Wudder Ice: Five Stone Cold Live Performances Of Songs About Cold
It’s gonna be 65° in L.A. today, which is close to being considered “cold” for that area.
Back in Philadelphia?
Baby, it’s cold outside.
The forecast, as I shiver while typing it out, calls for a high of 25°.
Today in The Five Spot, we bundle up to provide you with the only form of climate control we know:
A five-clip bundle, featuring live performances of songs about cold, across five different musical genres.
Enjoy and keep warm or stay cool, depending on where you are while reading this.
Bob Marley-Coming In From The Cold (Live Acoustic)
The late, great Robert Nesta Marley was a lover of many things but not cold weather. Having been raised in Jamaica, whenever he wasn’t touring, escaping his home country for London when the spot got too hot, or waiting in vain to treat late-stage melanoma in a Bavarian clinic, he was most comfortable where the sun is shining.
This song has become one of the more resonant late-career Marley songs, whether you knew his backstory or not. Bob had a rare gift for being able to take personal, political or provincial subject matter and make it sound wholly universal. We recommend the 2012 Marley documentary for anyone that hasn't seen it, which made another appearance in The Wudder back in August.
Black Sabbath-Snowblind (Live at Hammersmith Odeon, 1978)
Unlike Bob Marley, the four boys in Black Sabbath (Ozzy Osbourne, Geezer Butler, Bill Ward and Tony Iommi) were accustomed to cold. They grew up in Birmingham, England, the snowiest city in the UK, a place meteorologists expect will see '120 days of snow' this winter.
"Snowblind" is a song off Black Sabbath’s last great album in their original Ozzy-fronted incarnation, Volume 4. The song is not about a blizzard covering the hills of Birmingham but a different form of snow. The recording budget for the album was $60,000. Black Sabbath’s cocaine budget during the three weeks it took to record and mix the album was $75,000. Feel the wrath of that math in this 1978 performance, recorded just a few months before Ozzy left the band.
Rick James-Cold Blooded (Live on Solid Gold, 1983)
Speaking of cocaine, what musical icon was more of an authority on the subject than Rick James?
This song however, the title track from his hit 1983 album, was not about “a hell of a drug” but a woman Rick found hot.
The woman in this case was Linda Blair, the head-turning star of The Exorcist, who the King Of Punk-Funk dated for a couple years in the early eighties.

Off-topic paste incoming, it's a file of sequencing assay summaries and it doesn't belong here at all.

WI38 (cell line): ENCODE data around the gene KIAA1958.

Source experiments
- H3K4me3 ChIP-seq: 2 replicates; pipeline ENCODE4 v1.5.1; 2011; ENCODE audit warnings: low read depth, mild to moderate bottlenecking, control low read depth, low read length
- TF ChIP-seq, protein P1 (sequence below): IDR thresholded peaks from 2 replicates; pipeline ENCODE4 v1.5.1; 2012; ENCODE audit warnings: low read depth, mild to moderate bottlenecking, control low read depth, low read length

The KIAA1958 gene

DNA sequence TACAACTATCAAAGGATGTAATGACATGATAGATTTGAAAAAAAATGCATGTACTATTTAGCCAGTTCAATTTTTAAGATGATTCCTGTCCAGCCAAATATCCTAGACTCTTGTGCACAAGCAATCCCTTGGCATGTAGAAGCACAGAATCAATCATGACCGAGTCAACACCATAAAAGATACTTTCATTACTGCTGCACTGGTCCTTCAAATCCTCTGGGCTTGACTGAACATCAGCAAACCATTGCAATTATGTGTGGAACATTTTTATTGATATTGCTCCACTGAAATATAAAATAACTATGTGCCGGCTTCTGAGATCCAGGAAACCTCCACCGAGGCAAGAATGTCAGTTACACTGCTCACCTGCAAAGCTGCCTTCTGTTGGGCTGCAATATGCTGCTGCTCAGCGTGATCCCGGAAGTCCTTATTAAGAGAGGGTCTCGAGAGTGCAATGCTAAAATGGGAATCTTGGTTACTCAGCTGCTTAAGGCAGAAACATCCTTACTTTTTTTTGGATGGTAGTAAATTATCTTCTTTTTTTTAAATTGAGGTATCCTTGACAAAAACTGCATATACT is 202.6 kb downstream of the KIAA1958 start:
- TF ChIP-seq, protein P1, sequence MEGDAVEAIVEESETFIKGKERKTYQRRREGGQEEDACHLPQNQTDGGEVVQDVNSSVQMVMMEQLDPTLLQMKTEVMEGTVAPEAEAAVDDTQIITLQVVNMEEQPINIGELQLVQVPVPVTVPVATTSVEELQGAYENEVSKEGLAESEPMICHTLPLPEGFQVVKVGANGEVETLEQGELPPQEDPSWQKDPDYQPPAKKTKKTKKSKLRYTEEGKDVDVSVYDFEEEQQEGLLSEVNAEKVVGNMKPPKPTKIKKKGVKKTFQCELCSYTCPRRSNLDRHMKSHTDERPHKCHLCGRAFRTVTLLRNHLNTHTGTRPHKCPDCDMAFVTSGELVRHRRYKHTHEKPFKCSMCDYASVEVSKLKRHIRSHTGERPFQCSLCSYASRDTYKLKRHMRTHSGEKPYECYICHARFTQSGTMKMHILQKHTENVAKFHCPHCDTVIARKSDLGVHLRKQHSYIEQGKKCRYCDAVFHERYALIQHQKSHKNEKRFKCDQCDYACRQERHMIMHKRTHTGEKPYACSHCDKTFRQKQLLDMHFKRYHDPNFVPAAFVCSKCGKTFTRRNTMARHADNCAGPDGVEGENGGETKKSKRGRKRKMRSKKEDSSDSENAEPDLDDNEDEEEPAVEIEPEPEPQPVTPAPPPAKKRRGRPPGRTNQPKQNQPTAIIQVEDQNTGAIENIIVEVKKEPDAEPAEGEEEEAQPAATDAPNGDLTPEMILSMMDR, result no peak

Wu-Tang Clan-Ice Cream (Live in San Bernardino, 2004)
One of Rick James’ biggest fans was the late, great Russell Jones aka Ol’ Dirty Bastard aka O.D.B. aka Dirt Dog aka Dirt McGirt aka Big Baby Jesus aka Ason Unique aka you get the idea. Dirty covered “Cold Blooded” on his second album, which featured him in a Rick James-inspired gear/wig combination in the album artwork.
The Wu have a few great cuts with chilly themes, “Glaciers of Ice” and “Cold World” definitely near the top of the list. “Ice Cream” may take the cake though. This particular performance, as headliners of the annual Rock The Bells festival, would be ODB’s last show with the group before passing away two months later. Much like he did on "Cold Blooded", Dirt does some of his caterwauling singing-hard-while-not-really-being-able-to-sing thing in the introduction before this one, this time to Bloodstone's "Natural High". He already looked tired by this point but his presence still provided the group with an energy they could never replace. There was no father to his style and there will be no son.
Hank Williams-Cold Cold Heart (Live on The Grand Ole Opry, 1952)
Ice cream melts, unlike a woman’s heart in this classic Hank Williams cut, recorded at the legendary Grand Ole Opry in the final year of his life. Hank aka “Hillbilly Shakespeare” was one of the greatest songwriters of any genre. Unfortunately, he like some of the others mentioned above, was gone too soon. This performance was one of his last at the Opry, before being banned over issues related his drinking. He’s in fine form during this performance, and while he may not have been able to melt the subject of the song's heart, his nasally country-blues moan does melt ours every time.